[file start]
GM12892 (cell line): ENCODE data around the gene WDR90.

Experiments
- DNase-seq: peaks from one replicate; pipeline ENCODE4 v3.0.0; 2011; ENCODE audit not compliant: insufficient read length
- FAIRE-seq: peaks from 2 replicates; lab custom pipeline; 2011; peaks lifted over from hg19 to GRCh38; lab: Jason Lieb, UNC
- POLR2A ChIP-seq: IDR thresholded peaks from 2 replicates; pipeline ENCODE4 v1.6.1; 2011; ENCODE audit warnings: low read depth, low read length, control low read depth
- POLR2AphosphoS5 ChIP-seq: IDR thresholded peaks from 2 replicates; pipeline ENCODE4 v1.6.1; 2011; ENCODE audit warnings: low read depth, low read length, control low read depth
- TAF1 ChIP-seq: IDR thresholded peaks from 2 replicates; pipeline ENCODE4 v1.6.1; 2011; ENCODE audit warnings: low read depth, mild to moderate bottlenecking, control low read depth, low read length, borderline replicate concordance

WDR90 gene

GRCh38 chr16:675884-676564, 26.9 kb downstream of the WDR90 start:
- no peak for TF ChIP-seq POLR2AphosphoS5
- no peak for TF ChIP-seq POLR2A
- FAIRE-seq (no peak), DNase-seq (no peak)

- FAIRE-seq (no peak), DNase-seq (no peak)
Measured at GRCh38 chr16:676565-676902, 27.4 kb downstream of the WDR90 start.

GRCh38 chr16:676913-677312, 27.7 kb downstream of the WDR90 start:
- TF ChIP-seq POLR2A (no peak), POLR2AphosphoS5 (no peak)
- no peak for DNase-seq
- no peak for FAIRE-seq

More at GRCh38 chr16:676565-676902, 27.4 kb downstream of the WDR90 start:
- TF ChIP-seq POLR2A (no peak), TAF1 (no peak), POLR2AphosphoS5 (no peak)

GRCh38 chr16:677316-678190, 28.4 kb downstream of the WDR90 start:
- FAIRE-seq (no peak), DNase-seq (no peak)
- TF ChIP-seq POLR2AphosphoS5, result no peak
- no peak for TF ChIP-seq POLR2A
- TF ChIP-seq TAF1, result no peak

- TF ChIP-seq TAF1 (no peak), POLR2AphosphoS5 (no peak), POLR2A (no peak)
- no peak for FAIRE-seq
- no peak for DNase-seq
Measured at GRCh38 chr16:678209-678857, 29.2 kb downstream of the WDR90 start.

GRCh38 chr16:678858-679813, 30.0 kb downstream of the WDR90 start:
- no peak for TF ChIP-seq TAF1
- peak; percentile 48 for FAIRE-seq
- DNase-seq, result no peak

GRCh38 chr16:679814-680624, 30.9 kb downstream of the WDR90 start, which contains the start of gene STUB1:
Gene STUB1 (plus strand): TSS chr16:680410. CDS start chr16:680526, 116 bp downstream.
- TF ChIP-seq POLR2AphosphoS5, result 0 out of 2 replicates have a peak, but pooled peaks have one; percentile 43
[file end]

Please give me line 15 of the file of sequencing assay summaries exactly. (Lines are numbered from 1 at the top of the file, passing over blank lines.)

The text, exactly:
GRCh38 chr16:676913-677312, 27.7 kb downstream of the WDR90 start: